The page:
The old man hangs up his phone and turns to his wife. ‘Okay‘, he says, ‘It’s all set. They’re both coming for our anniversary and paying their own airfare!!’

MORAL :
No man / woman is busy in this world all 365 days.
The sky is not going to fall down if you take few days LEAVE and meet your dear ones.
OFFICE WORK IS NOT EVERYTHING IN LIFE and MONEY MAKING IS NOT EVERYTHING IN LIFE.
Give time to PARENTS!!!!!!

Limited Mobility and flying

If you are flying domestic or international, and have mobility issues, it is important that you understand what facilities your selected airline carrier provides. Different Indian airlines seem to provide different levels of service and some charge for the services while others provide this for free. Also different airlines have different rules regarding powered wheelchairs and the kind of batteries they use.

Here are the links to the relevant pages for the different airlines in India for your ready reference.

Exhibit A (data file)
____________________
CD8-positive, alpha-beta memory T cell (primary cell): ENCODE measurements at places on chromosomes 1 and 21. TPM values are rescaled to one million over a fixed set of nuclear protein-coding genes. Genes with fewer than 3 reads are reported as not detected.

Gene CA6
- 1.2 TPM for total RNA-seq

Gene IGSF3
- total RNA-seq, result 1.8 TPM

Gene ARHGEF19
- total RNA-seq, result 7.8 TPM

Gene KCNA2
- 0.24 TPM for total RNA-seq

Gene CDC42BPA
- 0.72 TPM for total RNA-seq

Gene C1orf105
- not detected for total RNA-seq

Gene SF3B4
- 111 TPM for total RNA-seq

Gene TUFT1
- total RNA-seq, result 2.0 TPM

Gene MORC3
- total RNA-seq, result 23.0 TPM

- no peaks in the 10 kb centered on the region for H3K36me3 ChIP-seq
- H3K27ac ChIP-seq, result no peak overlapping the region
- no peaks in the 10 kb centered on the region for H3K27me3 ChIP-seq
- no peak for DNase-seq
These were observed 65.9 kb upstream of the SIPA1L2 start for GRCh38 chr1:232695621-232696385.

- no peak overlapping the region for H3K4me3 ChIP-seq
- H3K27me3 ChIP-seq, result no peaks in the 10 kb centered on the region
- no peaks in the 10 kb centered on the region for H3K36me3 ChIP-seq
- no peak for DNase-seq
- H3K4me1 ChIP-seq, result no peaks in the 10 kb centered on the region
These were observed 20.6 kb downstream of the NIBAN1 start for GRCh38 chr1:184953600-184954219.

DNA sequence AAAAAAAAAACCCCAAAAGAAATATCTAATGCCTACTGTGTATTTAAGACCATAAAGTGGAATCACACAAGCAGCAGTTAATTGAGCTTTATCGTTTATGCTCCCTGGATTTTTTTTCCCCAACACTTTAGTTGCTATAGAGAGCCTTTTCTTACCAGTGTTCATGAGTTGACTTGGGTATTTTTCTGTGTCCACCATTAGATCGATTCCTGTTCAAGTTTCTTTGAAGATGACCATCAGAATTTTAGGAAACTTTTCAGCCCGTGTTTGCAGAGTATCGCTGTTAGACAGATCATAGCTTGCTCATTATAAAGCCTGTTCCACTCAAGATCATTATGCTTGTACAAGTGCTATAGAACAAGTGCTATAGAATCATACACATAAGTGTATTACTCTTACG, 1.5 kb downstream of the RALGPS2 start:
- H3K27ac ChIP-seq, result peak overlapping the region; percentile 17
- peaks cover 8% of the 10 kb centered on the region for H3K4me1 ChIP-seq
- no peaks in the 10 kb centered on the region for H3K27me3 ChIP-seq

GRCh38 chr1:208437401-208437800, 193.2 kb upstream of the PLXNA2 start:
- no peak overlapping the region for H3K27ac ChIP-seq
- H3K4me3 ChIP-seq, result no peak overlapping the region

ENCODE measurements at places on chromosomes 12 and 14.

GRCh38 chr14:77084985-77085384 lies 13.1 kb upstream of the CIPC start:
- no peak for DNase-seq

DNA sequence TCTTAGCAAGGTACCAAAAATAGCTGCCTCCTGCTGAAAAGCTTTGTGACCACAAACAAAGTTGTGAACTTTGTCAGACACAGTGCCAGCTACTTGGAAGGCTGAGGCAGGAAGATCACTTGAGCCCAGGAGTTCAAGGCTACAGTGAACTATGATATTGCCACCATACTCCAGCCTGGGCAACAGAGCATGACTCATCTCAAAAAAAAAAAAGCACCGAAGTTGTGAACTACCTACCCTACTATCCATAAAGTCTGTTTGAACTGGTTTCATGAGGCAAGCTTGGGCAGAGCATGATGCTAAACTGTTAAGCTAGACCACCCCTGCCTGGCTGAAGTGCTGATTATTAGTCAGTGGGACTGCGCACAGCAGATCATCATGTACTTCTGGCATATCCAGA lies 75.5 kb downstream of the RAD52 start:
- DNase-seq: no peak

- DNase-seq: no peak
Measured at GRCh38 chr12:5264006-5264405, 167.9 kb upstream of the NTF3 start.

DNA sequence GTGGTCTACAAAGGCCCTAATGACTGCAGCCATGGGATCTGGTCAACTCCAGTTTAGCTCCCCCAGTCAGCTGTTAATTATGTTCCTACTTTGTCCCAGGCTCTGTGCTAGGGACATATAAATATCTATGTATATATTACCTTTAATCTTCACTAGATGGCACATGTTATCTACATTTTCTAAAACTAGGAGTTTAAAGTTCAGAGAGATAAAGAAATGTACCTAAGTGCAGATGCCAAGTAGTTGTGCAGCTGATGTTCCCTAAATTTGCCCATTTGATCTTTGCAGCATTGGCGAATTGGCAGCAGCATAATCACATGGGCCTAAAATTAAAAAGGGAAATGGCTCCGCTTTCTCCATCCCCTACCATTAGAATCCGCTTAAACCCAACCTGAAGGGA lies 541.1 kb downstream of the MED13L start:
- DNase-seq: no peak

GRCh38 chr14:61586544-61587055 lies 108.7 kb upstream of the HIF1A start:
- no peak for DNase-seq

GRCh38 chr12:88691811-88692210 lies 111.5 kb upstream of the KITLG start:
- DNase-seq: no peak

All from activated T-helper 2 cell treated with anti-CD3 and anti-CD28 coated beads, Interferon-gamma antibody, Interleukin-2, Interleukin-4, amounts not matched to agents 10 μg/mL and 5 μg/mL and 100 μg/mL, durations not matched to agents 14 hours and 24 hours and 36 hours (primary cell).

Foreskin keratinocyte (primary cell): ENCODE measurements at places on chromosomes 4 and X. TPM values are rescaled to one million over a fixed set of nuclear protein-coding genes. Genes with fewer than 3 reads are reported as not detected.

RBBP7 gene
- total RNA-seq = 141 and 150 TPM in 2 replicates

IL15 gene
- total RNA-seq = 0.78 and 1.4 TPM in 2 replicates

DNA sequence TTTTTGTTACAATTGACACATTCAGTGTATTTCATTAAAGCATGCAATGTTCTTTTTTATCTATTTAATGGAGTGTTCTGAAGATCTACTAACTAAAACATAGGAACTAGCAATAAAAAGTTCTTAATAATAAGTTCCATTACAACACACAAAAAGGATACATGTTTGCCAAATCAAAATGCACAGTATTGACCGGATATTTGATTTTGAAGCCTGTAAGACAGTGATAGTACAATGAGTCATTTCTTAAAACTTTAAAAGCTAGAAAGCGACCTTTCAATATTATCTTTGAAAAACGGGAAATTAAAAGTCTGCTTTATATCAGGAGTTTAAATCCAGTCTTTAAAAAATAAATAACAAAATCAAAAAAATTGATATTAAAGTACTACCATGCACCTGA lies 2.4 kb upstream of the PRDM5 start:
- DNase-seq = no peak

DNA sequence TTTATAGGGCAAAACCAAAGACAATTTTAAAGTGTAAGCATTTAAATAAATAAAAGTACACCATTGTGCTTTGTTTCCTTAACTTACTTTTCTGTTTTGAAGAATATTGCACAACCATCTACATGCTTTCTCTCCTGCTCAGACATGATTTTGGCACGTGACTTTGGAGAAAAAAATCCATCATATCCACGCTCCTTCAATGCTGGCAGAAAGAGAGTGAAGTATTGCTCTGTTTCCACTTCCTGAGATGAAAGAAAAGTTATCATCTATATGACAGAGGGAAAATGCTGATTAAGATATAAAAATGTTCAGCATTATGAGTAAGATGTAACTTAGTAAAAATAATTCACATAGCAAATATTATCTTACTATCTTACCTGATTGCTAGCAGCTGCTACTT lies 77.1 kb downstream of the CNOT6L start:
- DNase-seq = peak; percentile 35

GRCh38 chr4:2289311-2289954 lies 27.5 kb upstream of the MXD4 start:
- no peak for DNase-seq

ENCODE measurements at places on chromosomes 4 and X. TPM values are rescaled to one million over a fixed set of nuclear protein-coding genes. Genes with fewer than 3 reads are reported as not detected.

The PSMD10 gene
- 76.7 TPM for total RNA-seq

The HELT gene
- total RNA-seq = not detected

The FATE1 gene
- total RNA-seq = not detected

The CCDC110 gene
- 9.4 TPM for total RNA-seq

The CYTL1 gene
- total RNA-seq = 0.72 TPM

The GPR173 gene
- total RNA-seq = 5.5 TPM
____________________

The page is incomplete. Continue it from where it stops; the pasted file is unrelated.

1. Air India.
2. Jet Airways.
3. Spice Jet.
4. Indigo.
5. Kingfisher.
6. Go Air.

Have a safe flight.

Senior citizen facilities from the Indian railways

There are a lot of facilities provided by the Indian Government for senior citizens on paper. Unfortunately not many of these are available in reality. The most obvious reason for this is the general apathy on the part of the various organizations and government bodies who are responsible for ensuring the availability of these facilities.

However, they are not the only ones to blame. Many of us do not use the few facilities that are available. This leads the decision makers to feel that they services are under utilized and hence not very important. Gradually they are discontinued and we are back to square one!

If we want more facilities for senior citizens, the elders in our country need to do two things:
1. Use all the facilities available, however few they may be, to the maximum.
2. Demand more facilities.

Let us start with the railways. Here are some things that the railways are providing to help Senior citizens.

  1. Concessions for senior citizens – 40% for men over 60 years and 50% for women over 58.
  2. Separate counters for booking/cancellation of tickets.
  3. A battery-operated car service is available at both Chennai Central and Egmore stations for the convenience of disabled and aged passengers. Even if you can walk all the way, if this service is available use it. The phone numbers are Chennai Central: 99403 56789 and Egmore: 99520 56789.